Origin and sustainability of energy

The origin and supply chain of energy have an impact on the environment and sustainability.

Origin and sustainability of energy

In addition to environmental impacts and risks, the supply chains of fuels also involve financial and social impacts and risks. We aim to know the origin of the energy we produce and its environmental impacts throughout its life cycle.

The issue of the sustainability of biomass was discussed widely in 2016 as the European Commission published a proposal for a Directive related to the sustainability of solid biomass. We took part in the debate, for example, by organising a meeting on sustainability criteria for our stakeholders. We are making provisions for future sustainability criteria already in advance.


We know the origin of our fuels. In 2016, we procured fuels with a total of EUR 280 million (2015: EUR 235 million).

The natural gas we use arrives through a pipeline from Western Siberia in Russia.

The coal we procured in 2016 came from Russia and Kazakhstan. We require that the coal suppliers are committed to the practices of responsible business, at least to the UN Global Compact principles.

The fuel oil we use as start-up and reserve fuel and as fuel in peak-load heating plants mainly comes from Finnish and Nordic refineries, occasionally also from elsewhere in the EU. We have also acquired fuel oil as separate deliveries from Kazakhstan.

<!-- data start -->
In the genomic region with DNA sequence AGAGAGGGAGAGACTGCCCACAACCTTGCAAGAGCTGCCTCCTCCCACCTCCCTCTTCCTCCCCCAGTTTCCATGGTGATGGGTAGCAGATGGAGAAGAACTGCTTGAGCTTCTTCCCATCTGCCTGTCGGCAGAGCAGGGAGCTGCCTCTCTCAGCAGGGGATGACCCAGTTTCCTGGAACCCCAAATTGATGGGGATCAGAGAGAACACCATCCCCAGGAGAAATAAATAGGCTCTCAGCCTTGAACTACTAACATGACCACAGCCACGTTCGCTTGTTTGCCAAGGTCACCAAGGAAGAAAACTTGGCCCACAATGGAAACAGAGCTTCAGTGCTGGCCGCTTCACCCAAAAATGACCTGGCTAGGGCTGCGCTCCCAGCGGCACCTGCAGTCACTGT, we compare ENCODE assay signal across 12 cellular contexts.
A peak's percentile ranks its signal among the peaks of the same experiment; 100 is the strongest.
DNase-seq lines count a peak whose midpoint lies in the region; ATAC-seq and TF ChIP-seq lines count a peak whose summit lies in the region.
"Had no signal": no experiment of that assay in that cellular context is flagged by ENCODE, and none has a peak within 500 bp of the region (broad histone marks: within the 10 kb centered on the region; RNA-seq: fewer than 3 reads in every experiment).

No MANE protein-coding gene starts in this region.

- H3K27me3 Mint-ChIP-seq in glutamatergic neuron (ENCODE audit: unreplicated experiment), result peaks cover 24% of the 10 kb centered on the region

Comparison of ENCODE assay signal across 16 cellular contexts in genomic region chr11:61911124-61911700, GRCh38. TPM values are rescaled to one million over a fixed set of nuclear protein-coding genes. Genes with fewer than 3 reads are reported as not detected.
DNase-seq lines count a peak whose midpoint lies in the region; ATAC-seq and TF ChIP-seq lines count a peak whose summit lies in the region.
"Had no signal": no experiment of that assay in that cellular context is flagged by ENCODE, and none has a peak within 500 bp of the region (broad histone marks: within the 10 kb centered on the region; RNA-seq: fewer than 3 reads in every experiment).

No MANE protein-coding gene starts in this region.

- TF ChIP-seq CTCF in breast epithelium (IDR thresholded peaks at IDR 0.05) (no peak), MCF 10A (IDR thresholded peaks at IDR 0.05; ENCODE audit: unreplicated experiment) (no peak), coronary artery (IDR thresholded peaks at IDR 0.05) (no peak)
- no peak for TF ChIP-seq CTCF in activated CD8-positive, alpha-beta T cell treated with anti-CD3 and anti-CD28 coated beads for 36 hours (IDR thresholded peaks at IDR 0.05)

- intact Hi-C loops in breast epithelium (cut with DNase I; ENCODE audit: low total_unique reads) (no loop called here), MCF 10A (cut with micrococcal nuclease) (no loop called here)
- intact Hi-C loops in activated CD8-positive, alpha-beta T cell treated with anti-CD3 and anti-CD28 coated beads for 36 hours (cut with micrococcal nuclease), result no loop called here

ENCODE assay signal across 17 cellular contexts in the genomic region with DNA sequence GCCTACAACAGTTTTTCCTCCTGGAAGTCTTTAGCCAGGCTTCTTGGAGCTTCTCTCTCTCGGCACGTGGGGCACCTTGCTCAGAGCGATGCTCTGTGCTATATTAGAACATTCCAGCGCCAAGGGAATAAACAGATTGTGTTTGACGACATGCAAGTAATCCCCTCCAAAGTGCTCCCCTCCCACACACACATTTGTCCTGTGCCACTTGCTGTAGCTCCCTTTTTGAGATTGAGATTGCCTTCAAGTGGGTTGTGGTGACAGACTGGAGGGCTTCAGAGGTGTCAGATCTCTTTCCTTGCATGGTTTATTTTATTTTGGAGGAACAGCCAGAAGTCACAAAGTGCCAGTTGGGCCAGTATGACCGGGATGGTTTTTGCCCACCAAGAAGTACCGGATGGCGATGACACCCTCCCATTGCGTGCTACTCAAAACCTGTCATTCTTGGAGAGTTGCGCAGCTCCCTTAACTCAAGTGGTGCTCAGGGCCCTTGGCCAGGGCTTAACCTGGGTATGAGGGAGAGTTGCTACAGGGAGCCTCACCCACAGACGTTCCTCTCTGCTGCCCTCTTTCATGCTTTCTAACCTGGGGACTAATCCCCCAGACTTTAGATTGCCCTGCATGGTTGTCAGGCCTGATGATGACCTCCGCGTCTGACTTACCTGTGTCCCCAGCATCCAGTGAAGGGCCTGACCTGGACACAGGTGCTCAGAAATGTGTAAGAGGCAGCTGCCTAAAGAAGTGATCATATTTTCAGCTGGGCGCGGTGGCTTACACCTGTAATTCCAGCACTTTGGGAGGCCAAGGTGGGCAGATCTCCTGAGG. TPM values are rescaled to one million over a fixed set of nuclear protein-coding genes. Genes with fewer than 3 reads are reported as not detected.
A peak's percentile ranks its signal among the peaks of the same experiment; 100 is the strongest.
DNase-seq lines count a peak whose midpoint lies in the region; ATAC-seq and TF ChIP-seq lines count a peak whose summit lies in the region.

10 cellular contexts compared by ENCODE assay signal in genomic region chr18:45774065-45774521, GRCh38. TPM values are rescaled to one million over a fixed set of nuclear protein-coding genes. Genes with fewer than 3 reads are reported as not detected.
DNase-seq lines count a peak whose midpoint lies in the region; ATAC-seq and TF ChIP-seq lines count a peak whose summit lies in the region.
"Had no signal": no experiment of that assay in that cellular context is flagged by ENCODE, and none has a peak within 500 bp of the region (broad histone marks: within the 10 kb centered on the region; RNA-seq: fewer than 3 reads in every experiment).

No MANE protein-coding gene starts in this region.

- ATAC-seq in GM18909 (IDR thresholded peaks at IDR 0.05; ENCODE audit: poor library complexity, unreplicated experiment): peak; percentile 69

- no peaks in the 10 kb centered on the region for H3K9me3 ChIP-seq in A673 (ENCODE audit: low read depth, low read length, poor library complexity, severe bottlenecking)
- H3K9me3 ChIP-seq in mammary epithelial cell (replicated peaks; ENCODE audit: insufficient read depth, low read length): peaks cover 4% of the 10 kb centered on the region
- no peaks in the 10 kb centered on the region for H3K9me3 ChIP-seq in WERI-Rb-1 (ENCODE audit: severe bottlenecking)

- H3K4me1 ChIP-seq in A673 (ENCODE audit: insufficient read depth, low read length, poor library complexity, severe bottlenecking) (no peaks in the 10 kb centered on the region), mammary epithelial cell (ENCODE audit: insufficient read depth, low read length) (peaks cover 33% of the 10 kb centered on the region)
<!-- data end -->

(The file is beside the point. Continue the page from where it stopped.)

The majority of the wood pellets we use are manufactured in Finland from the by-products of sawmilling. We have also acquired sample batches, e.g. from Estonia, Russia, Sweden and the Netherlands. With the sample batches, we have been able to test various pellet grades and delivery chains.

We request the pellet suppliers to provide information about the origin of the pellets and their raw materials, and their supply chain and possible certification. We aim to know the origin and life cycle of the pellets we use. The pellet suppliers are also required to commit themselves to responsible business practices.


We aim to know the environmental impacts of the energy we produce for its entire life cycle. We have estimated the impact of increased use of renewable energy on the environment and on emissions throughout the life cycle of energy production. Studies conducted in cooperation with the Finnish Environment Institute show that emissions from a power plant are reduced when coal is replaced with biomass.

Our aim is to find out the environmental impacts for the entire life cycle already in advance when we introduce new fuel fractions or energy production methods.


Hydropower is a renewable energy form, but it alters the ecosystems of local waterways and restricts the movement of fish. Hydropower production requires regulation of waters, which also has an impact on the recreational use of waterways. We offset the disadvantage caused by our hydropower plants located in the western branch of the River Kymijoki with the fishery management fee.

We are involved in the project by the Natural Resources Centre that investigates the replenishment of migratory fish stocks and development of migration connections in the River Kymijoki. The project provides information, e.g. on the functioning of the Korkeakoski fish passage, which was recently built in the eastern branch of the river. It is important for us to gain information about various methods that have an impact on the movement of fish.